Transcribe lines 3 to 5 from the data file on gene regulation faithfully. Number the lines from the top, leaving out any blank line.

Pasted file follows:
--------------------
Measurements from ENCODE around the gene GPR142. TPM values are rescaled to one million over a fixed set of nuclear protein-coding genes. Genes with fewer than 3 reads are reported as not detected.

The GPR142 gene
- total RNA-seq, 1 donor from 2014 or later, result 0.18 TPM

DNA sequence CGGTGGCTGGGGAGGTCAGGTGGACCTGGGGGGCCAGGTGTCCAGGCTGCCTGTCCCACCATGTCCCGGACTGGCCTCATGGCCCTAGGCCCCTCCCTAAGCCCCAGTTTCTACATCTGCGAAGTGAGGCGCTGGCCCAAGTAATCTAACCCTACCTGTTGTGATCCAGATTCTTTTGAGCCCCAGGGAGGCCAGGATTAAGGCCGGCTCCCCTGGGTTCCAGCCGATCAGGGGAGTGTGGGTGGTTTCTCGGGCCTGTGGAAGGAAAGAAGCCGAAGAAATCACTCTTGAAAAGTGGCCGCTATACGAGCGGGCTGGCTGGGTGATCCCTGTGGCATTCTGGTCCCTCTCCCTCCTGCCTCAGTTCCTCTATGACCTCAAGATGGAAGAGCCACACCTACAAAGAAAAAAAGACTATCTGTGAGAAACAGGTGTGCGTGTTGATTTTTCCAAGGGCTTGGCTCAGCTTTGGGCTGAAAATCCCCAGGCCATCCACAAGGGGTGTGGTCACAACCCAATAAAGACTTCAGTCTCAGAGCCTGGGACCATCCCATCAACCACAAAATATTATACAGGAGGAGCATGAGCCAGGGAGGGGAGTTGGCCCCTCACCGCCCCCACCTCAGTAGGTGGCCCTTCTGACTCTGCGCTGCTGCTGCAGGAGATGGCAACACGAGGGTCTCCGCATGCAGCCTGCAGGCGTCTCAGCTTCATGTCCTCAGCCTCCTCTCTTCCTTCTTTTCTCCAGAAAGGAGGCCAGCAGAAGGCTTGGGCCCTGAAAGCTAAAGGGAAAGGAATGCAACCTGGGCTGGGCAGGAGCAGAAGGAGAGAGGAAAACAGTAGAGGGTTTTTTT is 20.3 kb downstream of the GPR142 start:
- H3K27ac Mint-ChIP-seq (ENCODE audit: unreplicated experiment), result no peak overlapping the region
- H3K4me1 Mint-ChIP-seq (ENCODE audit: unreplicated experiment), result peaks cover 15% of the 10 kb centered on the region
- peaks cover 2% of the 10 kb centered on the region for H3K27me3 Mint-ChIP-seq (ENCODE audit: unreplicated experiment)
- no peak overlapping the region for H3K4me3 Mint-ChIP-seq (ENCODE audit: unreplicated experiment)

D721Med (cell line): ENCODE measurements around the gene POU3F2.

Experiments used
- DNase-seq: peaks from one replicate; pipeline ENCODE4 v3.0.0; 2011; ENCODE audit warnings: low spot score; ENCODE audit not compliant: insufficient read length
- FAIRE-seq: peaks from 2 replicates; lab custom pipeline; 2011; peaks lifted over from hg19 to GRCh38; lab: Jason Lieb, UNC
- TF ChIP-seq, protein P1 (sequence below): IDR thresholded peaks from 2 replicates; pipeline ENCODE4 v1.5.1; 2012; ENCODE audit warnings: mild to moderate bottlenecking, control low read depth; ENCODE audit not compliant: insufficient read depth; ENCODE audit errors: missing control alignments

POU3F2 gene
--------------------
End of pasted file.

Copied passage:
- total RNA-seq, 1 donor from 2014 or later, result 0.18 TPM

DNA sequence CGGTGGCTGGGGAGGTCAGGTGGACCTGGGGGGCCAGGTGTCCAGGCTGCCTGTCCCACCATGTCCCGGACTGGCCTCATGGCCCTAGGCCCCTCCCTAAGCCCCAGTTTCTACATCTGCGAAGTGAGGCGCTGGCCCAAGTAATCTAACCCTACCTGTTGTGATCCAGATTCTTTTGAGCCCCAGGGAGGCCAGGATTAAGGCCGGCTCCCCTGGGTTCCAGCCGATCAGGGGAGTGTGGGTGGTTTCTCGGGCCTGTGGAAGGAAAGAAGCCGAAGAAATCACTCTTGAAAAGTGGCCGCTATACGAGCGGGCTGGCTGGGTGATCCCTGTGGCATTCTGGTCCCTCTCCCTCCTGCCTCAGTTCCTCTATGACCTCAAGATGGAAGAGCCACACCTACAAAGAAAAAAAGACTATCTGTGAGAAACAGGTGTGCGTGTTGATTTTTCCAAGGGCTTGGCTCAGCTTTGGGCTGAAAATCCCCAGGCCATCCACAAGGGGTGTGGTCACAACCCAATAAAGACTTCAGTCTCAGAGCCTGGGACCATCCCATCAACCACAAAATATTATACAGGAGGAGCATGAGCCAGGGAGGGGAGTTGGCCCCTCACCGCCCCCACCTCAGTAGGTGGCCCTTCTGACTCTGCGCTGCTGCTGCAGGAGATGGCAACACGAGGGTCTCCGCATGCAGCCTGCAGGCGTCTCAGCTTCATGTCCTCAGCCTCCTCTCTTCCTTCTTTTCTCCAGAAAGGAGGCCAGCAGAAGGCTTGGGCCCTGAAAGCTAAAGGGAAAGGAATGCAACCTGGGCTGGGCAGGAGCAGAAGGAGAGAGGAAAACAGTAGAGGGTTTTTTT is 20.3 kb downstream of the GPR142 start:
- H3K27ac Mint-ChIP-seq (ENCODE audit: unreplicated experiment), result no peak overlapping the region